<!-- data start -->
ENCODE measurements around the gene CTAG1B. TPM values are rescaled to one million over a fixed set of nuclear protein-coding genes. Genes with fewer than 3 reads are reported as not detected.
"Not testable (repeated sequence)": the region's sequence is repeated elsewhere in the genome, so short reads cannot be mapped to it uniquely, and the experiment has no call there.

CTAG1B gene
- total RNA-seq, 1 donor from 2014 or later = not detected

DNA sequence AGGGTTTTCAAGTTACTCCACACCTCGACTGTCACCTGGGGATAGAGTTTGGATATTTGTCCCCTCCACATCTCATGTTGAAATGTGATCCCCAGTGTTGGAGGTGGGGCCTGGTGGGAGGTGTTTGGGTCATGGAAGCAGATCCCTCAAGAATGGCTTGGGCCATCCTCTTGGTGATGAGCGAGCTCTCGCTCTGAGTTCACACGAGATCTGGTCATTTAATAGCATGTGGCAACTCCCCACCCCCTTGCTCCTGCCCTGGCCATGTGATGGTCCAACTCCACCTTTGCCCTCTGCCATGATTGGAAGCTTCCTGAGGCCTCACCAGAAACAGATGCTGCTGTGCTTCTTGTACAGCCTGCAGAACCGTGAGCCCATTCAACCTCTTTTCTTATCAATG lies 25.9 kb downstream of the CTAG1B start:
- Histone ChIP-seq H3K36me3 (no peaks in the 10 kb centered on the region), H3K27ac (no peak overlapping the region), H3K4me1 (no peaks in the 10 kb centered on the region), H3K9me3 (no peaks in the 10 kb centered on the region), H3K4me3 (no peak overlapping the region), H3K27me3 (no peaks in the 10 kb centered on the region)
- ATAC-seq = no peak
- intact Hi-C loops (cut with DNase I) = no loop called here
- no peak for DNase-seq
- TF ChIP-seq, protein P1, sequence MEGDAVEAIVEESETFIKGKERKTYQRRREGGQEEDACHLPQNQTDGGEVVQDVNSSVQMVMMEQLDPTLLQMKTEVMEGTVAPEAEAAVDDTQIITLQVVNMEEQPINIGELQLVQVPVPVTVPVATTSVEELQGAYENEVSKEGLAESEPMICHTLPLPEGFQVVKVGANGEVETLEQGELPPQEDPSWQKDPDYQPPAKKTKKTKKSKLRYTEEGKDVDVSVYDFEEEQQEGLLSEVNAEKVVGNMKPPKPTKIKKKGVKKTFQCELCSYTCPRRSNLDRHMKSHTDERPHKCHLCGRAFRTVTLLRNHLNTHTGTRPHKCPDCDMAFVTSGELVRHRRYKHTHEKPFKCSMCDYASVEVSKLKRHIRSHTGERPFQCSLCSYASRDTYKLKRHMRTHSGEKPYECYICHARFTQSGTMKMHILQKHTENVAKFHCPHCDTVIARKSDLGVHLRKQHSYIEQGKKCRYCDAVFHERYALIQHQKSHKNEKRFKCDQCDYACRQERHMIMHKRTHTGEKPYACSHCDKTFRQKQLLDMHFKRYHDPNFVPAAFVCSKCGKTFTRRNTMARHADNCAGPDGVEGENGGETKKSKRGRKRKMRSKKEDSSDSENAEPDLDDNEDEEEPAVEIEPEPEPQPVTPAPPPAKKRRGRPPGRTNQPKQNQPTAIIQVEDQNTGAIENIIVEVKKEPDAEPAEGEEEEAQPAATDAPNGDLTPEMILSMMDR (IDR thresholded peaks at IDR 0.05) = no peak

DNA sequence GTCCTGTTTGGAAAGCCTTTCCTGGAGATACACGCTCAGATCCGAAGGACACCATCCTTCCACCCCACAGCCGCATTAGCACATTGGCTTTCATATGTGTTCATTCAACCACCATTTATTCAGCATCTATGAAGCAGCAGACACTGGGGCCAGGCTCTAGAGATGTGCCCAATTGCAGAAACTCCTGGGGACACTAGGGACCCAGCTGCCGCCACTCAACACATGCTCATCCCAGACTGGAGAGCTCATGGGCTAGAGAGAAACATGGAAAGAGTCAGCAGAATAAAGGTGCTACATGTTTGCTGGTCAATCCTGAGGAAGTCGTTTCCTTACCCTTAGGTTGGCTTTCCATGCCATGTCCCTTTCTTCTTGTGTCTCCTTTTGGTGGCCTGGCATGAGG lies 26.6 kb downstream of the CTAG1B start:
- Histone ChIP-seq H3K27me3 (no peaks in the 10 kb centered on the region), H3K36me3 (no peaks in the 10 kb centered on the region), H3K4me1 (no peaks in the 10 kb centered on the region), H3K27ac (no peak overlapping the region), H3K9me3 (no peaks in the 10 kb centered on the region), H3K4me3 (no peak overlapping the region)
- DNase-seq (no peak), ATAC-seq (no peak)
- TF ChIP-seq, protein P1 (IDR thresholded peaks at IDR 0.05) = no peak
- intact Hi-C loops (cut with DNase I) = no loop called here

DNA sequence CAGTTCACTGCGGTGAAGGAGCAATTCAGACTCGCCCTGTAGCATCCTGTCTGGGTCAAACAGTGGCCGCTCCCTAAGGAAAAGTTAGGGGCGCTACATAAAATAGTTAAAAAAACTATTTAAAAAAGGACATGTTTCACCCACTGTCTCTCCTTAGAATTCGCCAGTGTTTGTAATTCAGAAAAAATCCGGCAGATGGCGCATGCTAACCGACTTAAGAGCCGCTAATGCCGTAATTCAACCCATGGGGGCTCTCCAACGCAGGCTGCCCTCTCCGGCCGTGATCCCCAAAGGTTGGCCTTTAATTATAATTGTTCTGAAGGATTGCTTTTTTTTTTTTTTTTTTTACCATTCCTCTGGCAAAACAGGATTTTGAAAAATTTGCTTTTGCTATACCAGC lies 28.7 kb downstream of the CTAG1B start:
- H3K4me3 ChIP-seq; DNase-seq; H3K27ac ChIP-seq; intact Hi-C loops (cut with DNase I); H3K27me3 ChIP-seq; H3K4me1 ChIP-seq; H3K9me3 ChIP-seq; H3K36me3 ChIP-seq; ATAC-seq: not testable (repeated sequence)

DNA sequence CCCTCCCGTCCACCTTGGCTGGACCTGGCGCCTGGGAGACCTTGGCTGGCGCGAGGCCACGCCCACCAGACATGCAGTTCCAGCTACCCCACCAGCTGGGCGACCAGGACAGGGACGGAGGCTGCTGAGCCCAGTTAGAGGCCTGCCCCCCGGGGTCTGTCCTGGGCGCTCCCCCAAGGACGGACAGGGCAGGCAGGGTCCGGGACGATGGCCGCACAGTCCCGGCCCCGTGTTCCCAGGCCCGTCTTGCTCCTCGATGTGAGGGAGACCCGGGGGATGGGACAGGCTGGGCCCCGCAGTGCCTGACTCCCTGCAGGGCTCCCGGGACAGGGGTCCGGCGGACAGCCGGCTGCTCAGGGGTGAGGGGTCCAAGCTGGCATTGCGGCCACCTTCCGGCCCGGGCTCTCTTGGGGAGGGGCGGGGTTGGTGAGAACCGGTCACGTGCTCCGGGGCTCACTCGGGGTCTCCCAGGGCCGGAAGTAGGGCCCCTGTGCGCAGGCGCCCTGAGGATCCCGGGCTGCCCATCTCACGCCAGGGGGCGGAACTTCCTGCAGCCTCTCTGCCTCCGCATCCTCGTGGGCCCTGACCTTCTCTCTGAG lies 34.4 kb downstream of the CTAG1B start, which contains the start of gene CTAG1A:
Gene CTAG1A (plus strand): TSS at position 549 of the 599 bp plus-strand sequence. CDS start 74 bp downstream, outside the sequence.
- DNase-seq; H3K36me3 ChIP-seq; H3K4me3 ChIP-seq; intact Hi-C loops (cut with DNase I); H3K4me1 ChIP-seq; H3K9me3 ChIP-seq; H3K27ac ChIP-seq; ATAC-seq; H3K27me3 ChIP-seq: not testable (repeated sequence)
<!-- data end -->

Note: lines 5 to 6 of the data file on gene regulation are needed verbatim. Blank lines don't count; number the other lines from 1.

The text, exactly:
DNA sequence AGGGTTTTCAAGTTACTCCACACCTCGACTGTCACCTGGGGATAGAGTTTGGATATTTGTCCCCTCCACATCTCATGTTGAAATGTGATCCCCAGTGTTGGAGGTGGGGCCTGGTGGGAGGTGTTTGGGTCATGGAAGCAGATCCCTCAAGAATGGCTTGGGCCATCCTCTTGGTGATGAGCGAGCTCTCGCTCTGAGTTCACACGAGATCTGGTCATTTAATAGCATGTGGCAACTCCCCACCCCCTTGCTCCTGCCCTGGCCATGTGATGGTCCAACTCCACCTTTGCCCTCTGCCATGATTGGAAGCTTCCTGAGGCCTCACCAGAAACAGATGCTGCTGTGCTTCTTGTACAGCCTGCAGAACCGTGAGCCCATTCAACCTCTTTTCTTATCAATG lies 25.9 kb downstream of the CTAG1B start:
- Histone ChIP-seq H3K36me3 (no peaks in the 10 kb centered on the region), H3K27ac (no peak overlapping the region), H3K4me1 (no peaks in the 10 kb centered on the region), H3K9me3 (no peaks in the 10 kb centered on the region), H3K4me3 (no peak overlapping the region), H3K27me3 (no peaks in the 10 kb centered on the region)